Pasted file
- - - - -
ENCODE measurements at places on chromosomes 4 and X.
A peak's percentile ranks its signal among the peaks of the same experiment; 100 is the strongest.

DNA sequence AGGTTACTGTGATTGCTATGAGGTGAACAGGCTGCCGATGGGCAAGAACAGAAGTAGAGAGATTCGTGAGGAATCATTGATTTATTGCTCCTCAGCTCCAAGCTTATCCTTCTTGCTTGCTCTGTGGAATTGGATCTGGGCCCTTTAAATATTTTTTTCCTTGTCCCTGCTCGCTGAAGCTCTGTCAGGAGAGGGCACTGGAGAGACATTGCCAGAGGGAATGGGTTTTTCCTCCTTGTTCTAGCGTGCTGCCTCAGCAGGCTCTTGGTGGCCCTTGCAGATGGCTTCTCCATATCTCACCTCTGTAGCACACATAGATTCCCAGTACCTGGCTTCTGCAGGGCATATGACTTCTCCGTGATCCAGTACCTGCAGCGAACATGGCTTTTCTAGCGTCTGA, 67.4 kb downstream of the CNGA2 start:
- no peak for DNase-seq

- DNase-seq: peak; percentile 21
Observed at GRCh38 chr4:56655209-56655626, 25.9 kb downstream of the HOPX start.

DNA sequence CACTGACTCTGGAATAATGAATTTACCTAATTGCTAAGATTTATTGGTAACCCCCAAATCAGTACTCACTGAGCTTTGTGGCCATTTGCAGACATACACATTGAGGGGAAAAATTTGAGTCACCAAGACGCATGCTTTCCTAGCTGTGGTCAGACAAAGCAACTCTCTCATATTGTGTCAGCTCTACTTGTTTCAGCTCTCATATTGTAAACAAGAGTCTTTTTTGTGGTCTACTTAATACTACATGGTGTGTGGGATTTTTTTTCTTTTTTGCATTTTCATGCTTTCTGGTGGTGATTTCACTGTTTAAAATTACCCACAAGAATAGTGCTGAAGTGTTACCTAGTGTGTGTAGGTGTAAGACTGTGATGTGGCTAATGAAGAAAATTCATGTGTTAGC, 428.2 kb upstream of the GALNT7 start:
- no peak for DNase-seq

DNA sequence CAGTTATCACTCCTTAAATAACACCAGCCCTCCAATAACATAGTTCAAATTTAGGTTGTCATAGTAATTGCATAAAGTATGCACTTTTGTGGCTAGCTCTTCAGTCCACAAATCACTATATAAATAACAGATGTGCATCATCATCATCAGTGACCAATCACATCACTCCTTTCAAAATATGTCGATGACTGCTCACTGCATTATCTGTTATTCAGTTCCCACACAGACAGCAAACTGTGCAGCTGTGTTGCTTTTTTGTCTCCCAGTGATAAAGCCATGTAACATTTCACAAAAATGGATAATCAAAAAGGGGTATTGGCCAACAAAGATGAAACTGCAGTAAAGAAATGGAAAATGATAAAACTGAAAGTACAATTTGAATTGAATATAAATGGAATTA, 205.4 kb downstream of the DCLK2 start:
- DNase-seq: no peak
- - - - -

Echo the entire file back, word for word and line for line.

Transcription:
ENCODE measurements at places on chromosomes 4 and X.
A peak's percentile ranks its signal among the peaks of the same experiment; 100 is the strongest.

DNA sequence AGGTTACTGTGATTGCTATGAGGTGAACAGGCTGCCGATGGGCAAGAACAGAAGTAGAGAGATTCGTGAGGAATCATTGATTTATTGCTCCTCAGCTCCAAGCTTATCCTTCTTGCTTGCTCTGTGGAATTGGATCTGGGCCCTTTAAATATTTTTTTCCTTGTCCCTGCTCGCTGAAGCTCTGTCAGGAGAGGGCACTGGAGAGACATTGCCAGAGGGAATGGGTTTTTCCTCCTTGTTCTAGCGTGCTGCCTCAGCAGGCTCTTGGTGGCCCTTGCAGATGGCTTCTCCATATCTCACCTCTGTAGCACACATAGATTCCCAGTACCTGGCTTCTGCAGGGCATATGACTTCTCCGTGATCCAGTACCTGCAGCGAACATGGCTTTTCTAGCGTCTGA, 67.4 kb downstream of the CNGA2 start:
- no peak for DNase-seq

- DNase-seq: peak; percentile 21
Observed at GRCh38 chr4:56655209-56655626, 25.9 kb downstream of the HOPX start.

DNA sequence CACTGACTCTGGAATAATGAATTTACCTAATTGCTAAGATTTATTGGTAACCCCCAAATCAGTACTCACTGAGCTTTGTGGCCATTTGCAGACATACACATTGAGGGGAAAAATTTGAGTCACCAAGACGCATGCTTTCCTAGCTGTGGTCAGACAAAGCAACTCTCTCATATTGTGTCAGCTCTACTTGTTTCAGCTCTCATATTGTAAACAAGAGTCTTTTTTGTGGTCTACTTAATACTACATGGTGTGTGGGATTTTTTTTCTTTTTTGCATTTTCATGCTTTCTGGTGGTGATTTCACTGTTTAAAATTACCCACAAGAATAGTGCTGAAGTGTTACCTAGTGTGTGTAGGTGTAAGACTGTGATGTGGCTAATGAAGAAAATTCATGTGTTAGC, 428.2 kb upstream of the GALNT7 start:
- no peak for DNase-seq

DNA sequence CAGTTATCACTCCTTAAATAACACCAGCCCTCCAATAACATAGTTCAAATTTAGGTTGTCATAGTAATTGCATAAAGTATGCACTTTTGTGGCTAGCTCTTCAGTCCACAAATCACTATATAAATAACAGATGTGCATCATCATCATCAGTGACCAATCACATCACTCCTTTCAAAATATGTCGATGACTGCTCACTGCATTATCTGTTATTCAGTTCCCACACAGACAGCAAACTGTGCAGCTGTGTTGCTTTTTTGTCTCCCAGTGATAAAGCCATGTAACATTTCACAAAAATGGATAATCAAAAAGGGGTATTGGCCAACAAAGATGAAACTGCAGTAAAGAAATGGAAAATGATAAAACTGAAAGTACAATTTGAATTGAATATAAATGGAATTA, 205.4 kb downstream of the DCLK2 start:
- DNase-seq: no peak